By Alice Lolohea of Tagata Pasifika
Twenty five broadcasters from 13 Pacific countries touched down in Auckland recently for the Pacific Broadcasters conference.
A meet and greet filled with lots of talanoa, networking and healthy debate, the conference was a welcome change from a typical Zoom meeting.
Natasha Meleisea, chief executive of Pacific Cooperation Broadcasting Ltd (PCBL), which operates Pasifika TV, says the conference was about uniting Pacific broadcasters.
“I’ve kind of shared messages today around, it’s never a solo journey. There is strength in the collective and partnerships is really important,” Meleisea says.
“For a very long time we’ve had Pacific voices or Pacific stories being told by non-Pacific. There’s nothing wrong with that.
“However, it’s good to provide a platform where our own Pacific people can share those stories themselves and PCBL, Pasifika TV enables that.”
Vanuatu Broadcasting and Television Cooperation (VBTC) chief executive Francis Herman says that after seeing Vanuatu stories in the hands of overseas productions, story sovereignty is an important point of discussion.
‘Misconstrued a lot of things’
“We’ve noticed that in previous years, people have just flown in, told our stories, misconstrued a lot of things,” says Herman.
“[They’ve] gone for the ratings, gone for the dollars and left us high and dry, and they really haven’t told the real stories. We are the experts in our own culture, our own island, or about our people.”
But Herman says the PCBL partnership has been a “faithful . . . and equal partnership.”
“We haven’t been seen as a very small island developing state or a very small broadcaster. They’ve treated us as equals.
“We tell our own stories. We know our audience better, we know our country better than they do.
“Let’s tell our stories. And I think Pasifika TV has given us that opportunity and that’s why we’ve continued that partnership.”
Story sovereignty major factor for Pacific broadcasters. Video: Tagata Pasifika
Part of that partnership includes training in camera production, operation of Live U units and journalism training, something which Kiri One TV chief executive Tiarite George Kwong deeply values.
“Kiri One just started five years ago . . . and so we are very new in this kind of industry,” Kwong says.
‘Upgrading our skills’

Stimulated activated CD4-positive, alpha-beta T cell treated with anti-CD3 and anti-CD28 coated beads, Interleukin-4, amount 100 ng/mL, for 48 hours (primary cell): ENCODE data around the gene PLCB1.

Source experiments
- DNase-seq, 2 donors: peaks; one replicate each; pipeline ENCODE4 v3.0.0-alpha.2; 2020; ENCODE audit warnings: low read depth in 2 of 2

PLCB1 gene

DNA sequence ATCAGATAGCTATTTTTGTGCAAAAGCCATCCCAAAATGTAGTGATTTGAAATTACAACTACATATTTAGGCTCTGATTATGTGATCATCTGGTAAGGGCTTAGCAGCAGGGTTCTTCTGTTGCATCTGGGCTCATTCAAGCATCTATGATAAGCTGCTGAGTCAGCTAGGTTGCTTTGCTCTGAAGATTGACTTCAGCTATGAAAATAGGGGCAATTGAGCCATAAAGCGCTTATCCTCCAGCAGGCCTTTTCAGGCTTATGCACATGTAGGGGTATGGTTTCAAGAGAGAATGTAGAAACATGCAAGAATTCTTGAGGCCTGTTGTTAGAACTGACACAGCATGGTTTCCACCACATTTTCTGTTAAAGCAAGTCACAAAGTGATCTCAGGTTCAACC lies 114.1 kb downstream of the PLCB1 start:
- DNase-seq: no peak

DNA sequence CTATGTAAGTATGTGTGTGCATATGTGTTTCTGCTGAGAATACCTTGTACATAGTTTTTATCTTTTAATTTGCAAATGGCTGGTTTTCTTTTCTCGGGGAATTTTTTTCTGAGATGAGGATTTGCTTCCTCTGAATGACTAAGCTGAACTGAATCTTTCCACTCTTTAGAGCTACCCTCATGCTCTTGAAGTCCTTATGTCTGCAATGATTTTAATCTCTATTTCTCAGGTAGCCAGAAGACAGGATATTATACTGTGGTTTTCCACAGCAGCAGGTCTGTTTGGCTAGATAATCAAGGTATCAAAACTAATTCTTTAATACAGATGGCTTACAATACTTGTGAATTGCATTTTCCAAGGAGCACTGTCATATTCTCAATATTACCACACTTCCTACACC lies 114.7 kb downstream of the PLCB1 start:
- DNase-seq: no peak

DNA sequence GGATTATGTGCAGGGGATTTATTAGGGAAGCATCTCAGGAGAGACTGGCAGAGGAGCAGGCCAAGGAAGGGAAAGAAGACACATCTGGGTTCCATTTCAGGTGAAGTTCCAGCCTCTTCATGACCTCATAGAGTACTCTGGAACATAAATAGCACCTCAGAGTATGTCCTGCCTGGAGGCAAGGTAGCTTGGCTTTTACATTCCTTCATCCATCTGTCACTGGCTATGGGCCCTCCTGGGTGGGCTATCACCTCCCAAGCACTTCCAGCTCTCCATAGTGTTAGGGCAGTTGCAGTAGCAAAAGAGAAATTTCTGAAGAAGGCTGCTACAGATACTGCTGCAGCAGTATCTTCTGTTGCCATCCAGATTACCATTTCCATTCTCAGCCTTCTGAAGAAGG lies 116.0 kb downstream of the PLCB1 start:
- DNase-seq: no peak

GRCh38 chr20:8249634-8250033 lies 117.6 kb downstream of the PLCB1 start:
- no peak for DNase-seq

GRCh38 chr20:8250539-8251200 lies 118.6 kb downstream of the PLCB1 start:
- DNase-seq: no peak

“The idea for the partnership with PCBL is to upgrade our skills so that the news that we produce is up to the standard that people want to listen and watch every day.
“Compared from day one that we started, we have seen the improvement.”
Broadcasters like Mai TV in Fiji have taken the PCBL training one step further, when they acquired the netball rights for the Oceania Netball Series in 2022, their first time to do so.
“We were thinking we cannot do this because you need all the different equipment and costs and things,” says director of Mai TV Stanley Simpson.
“But we spoke with PCBL and they found solutions for us. And through that we were able to take the Oceania Netball series to Tonga, to Samoa and the Cook Islands, which is the first time that we were able to distribute rights from Fiji.
“That empowerment has been really strong. And from the discussions and the inspiring conversations we’ve had with the team at PCBL, it made us look around and realise that we have the best stories in the world in the Pacific.”
Now that their Pacific counterparts are receiving the necessary training and equipment, Meleisea says there is an abundance of Pacific content being produced from their regional partners.
‘A phenomenal feat’
“We went to air in 2016, at that point in time we weren’t getting any content from the Pacific. Fast forward eight years down the track, we’re now getting eight to 10 hours a day from the Pacific, which is a phenomenal feat.
“In order to achieve that, it’s been a slow build. It’s been about providing equipment, providing training, and then providing the infrastructure and the connectivity to enable it.
“So without all of those three things, we wouldn’t have been able to get the content from the region.”
Funded as part of NZ’s Public Interest Journalism project. Republished from Tagata Pasifika with permission.